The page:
6. Dishonest Payment

A handful of small presses have been dishonest about how much they owe their authors. They’ve gotten in trouble for keeping more than their fair share of the book sale money. Though far from the norm, it’s something to be aware of.

Why it’s a Problem

You worked hard on your book, you deserve to get paid for the book sales. Also, a publisher that lies to its authors is likely to go bust and disappear. Then your book is stuck without backing from a publisher at all.

How to Check

To figure out if a publishing company has ever been dishonest about how much they owe their authors, just search the web. Unfortunately, it’s impossible to figure out which companies are being dishonest and just haven’t been caught yet.

7. No Print Run

Some small publishing houses never provide print runs. Other houses provide print runs on only their top-performing books. This means that even if you see that some of their books have gone to print, yours probably won’t and will be sold as an e-book only.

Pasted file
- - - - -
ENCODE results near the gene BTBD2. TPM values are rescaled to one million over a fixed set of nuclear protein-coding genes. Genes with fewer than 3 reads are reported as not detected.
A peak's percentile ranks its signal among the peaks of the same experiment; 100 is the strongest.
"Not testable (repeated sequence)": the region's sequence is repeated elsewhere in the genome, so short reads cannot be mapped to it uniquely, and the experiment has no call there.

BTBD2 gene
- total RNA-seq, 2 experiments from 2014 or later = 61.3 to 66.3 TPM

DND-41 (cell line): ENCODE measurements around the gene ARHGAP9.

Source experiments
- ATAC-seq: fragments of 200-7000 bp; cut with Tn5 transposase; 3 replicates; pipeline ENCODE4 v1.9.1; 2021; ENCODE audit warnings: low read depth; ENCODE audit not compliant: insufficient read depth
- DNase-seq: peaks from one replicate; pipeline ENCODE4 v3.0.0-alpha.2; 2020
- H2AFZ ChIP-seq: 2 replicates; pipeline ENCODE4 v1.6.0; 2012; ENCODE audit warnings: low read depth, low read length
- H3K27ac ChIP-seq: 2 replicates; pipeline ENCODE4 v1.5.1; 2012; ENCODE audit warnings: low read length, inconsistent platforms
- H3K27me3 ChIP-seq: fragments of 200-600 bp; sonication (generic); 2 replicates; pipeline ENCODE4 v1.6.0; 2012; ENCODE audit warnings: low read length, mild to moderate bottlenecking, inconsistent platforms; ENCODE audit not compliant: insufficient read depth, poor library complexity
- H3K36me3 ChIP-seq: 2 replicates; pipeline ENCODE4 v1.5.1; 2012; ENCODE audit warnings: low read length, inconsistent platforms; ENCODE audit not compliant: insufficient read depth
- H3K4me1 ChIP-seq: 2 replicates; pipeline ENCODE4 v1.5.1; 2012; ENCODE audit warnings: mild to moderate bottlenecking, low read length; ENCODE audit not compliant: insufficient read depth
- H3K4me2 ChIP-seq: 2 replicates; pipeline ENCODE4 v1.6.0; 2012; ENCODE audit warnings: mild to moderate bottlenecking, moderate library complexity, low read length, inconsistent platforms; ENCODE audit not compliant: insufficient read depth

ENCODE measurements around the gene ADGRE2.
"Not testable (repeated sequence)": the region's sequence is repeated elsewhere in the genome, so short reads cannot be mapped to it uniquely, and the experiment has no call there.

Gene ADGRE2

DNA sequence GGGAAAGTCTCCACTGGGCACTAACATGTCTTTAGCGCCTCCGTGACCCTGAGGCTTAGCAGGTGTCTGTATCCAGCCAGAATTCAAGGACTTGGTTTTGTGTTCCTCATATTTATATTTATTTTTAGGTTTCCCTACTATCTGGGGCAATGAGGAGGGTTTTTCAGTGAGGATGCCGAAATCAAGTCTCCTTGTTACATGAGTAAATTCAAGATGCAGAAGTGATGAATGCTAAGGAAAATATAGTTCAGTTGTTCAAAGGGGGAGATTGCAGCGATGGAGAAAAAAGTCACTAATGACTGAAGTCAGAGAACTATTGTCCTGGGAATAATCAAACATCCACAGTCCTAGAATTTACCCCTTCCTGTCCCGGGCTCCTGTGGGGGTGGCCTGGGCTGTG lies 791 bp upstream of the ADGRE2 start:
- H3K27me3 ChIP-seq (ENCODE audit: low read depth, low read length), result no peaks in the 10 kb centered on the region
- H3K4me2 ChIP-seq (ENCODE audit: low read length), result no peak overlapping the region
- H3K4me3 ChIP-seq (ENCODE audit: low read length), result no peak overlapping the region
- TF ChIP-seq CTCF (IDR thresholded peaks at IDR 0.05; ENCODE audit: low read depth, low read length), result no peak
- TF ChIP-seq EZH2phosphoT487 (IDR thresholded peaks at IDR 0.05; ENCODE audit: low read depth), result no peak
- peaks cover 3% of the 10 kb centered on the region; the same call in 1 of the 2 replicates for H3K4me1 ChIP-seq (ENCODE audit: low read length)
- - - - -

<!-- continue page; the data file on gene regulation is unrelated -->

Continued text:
Why it’s a Problem

It’s not inherently a problem if the market for your genre is online. But if you write in a genre that tends to sell better in print, only having your book available online can dramatically limit your sales. And some writers just want to see their book in print and will be dissatisfied without a hard copy available.

How to Check

Don’t assume you will get a print run. Go over your contract carefully to see what is and is not promised to you. If a print run is important to optimize your book sales (which is probably true in every genre except erotica) and you believe your novel has a good shot at selling well in stores, don’t sign with a publisher who can’t guarantee a print run unless it’s your last resort.

Conclusion

There are some awesome small publishing houses out there. But there are also a lot of crappy ones. Don’t be the writer who is so thrilled with a contract offer that they sign it without doing research. And don’t be embarrassed to ask the publisher questions.